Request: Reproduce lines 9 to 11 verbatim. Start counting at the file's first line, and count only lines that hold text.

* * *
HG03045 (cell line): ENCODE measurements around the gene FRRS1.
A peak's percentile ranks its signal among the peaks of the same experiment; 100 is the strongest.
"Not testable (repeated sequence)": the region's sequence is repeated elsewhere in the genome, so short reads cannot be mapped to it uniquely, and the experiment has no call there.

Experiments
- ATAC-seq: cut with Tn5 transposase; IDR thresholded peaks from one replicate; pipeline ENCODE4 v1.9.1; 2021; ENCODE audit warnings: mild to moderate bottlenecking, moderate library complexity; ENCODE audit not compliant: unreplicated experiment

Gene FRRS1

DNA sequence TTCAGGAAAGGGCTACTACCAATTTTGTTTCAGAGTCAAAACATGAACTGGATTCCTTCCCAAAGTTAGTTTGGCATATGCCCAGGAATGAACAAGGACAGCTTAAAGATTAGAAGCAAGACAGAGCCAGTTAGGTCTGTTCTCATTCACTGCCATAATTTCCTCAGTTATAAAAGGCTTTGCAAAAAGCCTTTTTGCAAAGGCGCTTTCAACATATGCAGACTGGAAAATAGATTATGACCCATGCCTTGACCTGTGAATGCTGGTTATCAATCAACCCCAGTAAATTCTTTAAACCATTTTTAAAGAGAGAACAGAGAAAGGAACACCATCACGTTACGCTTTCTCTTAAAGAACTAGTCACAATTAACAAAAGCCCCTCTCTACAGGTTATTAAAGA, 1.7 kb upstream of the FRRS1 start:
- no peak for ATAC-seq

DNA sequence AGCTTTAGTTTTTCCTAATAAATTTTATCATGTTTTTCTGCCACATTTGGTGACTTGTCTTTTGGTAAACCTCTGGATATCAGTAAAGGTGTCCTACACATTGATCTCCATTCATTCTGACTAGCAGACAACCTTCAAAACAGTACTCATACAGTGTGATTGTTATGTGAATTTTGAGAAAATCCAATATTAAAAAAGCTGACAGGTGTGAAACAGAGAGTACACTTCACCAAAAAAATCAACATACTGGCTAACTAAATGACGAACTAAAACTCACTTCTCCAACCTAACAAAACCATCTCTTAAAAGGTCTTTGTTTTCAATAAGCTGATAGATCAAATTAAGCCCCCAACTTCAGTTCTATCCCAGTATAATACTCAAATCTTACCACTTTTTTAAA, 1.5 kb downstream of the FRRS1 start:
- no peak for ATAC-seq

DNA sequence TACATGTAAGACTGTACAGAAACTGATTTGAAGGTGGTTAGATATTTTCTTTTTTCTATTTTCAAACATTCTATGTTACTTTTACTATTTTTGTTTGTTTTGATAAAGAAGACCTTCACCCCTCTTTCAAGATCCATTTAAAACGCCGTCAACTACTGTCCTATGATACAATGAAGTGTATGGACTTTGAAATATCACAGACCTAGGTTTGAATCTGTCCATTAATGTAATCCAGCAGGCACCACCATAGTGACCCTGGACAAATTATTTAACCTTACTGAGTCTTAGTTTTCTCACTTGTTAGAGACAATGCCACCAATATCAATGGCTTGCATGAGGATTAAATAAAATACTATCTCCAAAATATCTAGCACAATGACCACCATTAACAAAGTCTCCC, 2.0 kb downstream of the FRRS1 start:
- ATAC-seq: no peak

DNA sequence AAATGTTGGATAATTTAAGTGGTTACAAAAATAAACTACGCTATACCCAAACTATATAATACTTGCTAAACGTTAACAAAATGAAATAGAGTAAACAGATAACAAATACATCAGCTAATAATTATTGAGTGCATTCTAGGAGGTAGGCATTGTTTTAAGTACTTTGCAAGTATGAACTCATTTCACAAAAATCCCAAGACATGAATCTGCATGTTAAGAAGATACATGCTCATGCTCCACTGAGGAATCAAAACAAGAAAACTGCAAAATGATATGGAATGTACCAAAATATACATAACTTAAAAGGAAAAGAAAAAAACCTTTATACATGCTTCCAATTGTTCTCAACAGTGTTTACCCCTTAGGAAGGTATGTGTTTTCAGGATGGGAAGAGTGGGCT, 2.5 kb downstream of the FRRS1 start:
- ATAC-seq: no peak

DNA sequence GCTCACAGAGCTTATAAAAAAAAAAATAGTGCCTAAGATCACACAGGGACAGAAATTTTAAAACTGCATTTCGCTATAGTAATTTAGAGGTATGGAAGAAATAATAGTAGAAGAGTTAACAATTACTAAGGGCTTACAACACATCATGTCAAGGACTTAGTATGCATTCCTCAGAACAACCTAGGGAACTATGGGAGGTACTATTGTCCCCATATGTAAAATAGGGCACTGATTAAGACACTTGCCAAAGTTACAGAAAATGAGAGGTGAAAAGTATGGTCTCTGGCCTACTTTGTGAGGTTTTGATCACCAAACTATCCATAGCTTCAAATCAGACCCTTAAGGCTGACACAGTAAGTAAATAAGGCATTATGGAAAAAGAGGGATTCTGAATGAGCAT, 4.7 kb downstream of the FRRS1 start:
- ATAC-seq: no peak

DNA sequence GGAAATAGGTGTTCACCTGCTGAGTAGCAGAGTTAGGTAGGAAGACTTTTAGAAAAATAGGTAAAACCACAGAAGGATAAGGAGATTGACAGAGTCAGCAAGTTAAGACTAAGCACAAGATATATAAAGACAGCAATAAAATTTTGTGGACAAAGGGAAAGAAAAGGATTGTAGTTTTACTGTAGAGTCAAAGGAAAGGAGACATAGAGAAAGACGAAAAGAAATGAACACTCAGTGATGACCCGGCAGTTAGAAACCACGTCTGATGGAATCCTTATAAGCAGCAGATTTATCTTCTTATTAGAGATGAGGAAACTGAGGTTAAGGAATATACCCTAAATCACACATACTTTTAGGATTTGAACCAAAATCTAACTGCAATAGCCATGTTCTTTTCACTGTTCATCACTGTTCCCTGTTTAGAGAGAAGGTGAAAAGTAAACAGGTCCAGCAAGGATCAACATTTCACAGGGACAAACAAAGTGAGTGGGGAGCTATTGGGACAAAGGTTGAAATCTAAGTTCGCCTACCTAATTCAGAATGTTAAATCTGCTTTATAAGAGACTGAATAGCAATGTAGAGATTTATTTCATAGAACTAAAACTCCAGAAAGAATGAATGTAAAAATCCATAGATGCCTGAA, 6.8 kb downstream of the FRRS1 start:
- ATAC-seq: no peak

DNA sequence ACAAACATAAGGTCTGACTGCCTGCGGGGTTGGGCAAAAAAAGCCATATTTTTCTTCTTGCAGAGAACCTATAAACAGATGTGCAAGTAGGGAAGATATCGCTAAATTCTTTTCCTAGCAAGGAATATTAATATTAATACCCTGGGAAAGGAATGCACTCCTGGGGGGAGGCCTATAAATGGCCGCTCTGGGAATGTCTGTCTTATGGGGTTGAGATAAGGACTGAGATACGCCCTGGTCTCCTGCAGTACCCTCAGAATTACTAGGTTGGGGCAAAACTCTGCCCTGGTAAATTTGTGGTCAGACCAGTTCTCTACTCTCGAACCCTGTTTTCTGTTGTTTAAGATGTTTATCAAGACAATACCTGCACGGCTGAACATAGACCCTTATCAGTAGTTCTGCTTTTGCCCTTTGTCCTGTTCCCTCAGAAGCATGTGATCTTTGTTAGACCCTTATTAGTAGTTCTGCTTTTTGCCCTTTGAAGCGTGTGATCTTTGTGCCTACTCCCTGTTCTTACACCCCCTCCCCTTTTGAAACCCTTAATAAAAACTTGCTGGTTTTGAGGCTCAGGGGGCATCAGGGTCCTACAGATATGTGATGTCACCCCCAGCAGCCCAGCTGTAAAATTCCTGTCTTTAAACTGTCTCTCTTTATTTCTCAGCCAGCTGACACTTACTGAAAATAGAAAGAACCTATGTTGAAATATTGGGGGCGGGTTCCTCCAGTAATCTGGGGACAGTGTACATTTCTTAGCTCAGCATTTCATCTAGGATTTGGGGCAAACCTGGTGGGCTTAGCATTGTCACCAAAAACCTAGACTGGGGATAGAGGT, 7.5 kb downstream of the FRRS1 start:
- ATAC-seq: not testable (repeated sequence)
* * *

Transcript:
DNA sequence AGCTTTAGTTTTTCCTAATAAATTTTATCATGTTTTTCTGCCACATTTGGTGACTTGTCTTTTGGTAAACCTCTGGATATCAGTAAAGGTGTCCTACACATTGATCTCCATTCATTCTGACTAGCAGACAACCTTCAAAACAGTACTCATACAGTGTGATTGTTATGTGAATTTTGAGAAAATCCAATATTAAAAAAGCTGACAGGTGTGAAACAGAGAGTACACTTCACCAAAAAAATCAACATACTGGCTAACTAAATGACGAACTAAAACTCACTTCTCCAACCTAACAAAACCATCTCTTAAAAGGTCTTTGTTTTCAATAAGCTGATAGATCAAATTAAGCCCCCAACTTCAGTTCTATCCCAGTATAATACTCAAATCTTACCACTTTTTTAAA, 1.5 kb downstream of the FRRS1 start:
- no peak for ATAC-seq

DNA sequence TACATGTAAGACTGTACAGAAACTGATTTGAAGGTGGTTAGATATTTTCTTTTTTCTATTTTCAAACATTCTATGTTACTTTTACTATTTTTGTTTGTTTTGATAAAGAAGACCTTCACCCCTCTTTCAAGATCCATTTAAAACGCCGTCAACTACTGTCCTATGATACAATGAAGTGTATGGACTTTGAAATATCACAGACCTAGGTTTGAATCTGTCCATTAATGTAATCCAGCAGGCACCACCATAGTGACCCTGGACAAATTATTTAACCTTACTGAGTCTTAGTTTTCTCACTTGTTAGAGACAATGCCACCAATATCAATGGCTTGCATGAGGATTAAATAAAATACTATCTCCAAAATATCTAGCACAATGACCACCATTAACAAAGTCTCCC, 2.0 kb downstream of the FRRS1 start: